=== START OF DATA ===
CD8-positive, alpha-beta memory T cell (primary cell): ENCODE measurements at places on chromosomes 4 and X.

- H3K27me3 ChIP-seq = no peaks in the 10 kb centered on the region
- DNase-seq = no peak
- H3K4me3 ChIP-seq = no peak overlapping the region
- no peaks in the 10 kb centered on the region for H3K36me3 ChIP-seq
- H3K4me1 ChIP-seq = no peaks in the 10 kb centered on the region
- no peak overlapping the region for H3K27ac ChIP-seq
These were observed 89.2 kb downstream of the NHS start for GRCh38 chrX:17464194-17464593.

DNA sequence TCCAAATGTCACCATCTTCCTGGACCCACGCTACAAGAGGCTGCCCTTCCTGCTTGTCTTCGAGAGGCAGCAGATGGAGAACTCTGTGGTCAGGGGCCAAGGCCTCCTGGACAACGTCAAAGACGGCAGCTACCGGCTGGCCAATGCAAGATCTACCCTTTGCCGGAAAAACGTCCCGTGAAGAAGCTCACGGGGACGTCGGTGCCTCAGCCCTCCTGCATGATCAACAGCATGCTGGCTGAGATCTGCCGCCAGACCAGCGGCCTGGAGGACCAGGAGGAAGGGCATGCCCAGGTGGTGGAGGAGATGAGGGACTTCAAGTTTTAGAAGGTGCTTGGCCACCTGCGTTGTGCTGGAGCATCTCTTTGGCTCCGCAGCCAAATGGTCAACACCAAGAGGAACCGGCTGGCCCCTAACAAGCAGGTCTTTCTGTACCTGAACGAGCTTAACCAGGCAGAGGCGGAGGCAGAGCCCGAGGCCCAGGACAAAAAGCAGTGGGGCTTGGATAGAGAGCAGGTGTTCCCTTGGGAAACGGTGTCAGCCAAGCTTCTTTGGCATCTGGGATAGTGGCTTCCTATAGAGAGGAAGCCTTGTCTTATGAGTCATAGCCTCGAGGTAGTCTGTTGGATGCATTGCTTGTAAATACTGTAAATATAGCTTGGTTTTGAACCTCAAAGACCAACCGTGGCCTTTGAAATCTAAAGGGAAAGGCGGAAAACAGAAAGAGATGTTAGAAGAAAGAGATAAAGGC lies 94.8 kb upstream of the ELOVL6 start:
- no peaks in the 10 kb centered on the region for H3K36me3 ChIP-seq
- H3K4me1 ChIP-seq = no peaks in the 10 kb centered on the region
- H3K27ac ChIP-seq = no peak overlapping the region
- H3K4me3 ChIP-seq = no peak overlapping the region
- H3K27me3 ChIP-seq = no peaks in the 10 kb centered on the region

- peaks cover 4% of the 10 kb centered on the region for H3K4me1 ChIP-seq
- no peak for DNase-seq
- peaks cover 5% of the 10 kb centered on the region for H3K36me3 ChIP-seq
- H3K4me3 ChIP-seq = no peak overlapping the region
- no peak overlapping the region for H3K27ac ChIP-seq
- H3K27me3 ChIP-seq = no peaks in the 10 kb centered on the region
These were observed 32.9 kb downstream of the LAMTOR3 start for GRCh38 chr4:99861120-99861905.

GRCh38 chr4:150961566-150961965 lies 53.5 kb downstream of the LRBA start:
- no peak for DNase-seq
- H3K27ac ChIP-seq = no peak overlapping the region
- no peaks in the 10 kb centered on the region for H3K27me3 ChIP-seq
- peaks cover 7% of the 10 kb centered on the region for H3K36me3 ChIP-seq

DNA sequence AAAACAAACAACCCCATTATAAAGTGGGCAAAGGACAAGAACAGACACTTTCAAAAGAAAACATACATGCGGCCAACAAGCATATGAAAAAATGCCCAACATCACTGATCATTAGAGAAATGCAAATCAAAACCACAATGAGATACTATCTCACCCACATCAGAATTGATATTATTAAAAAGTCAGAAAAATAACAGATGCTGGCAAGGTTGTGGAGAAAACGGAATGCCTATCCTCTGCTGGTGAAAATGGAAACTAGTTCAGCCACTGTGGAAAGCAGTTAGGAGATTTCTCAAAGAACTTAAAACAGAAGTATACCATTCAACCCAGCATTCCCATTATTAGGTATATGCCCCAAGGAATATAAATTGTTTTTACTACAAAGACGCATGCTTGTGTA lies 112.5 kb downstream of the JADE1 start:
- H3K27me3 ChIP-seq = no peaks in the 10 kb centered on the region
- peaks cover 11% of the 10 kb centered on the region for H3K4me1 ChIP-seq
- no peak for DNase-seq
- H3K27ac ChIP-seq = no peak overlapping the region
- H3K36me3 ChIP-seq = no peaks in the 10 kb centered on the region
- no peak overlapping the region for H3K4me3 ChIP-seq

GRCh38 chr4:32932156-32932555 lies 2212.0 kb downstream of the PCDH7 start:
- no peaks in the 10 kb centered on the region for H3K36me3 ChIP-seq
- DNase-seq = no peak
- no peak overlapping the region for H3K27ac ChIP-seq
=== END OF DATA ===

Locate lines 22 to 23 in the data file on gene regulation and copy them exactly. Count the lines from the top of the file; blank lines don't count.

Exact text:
GRCh38 chr4:150961566-150961965 lies 53.5 kb downstream of the LRBA start:
- no peak for DNase-seq